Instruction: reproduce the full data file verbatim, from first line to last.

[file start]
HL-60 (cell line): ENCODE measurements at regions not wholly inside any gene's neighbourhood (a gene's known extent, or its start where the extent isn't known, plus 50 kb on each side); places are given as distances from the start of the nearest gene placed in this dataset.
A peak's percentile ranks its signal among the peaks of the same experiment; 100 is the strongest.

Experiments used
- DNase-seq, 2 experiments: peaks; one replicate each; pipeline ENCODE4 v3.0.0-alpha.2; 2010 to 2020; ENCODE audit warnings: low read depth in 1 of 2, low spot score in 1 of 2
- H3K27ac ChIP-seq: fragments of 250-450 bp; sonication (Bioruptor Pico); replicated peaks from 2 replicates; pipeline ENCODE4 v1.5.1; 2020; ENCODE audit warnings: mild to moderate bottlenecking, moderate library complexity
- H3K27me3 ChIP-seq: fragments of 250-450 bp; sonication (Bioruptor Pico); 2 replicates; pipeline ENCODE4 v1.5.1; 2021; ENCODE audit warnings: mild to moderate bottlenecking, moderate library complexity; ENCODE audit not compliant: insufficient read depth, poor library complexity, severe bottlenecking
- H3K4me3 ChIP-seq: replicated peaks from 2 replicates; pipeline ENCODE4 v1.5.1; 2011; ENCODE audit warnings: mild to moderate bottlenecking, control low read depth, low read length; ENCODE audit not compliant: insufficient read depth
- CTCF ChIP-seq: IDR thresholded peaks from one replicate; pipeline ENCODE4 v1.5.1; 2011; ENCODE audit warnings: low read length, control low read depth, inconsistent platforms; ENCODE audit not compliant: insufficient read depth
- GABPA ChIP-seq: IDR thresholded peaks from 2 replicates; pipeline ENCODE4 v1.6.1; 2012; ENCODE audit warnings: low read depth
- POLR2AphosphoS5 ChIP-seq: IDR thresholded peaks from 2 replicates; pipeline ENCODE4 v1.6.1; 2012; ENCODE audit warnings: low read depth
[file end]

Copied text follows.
HL-60 (cell line): ENCODE measurements at regions not wholly inside any gene's neighbourhood (a gene's known extent, or its start where the extent isn't known, plus 50 kb on each side); places are given as distances from the start of the nearest gene placed in this dataset.
A peak's percentile ranks its signal among the peaks of the same experiment; 100 is the strongest.

Experiments used
- DNase-seq, 2 experiments: peaks; one replicate each; pipeline ENCODE4 v3.0.0-alpha.2; 2010 to 2020; ENCODE audit warnings: low read depth in 1 of 2, low spot score in 1 of 2
- H3K27ac ChIP-seq: fragments of 250-450 bp; sonication (Bioruptor Pico); replicated peaks from 2 replicates; pipeline ENCODE4 v1.5.1; 2020; ENCODE audit warnings: mild to moderate bottlenecking, moderate library complexity
- H3K27me3 ChIP-seq: fragments of 250-450 bp; sonication (Bioruptor Pico); 2 replicates; pipeline ENCODE4 v1.5.1; 2021; ENCODE audit warnings: mild to moderate bottlenecking, moderate library complexity; ENCODE audit not compliant: insufficient read depth, poor library complexity, severe bottlenecking
- H3K4me3 ChIP-seq: replicated peaks from 2 replicates; pipeline ENCODE4 v1.5.1; 2011; ENCODE audit warnings: mild to moderate bottlenecking, control low read depth, low read length; ENCODE audit not compliant: insufficient read depth
- CTCF ChIP-seq: IDR thresholded peaks from one replicate; pipeline ENCODE4 v1.5.1; 2011; ENCODE audit warnings: low read length, control low read depth, inconsistent platforms; ENCODE audit not compliant: insufficient read depth
- GABPA ChIP-seq: IDR thresholded peaks from 2 replicates; pipeline ENCODE4 v1.6.1; 2012; ENCODE audit warnings: low read depth
- POLR2AphosphoS5 ChIP-seq: IDR thresholded peaks from 2 replicates; pipeline ENCODE4 v1.6.1; 2012; ENCODE audit warnings: low read depth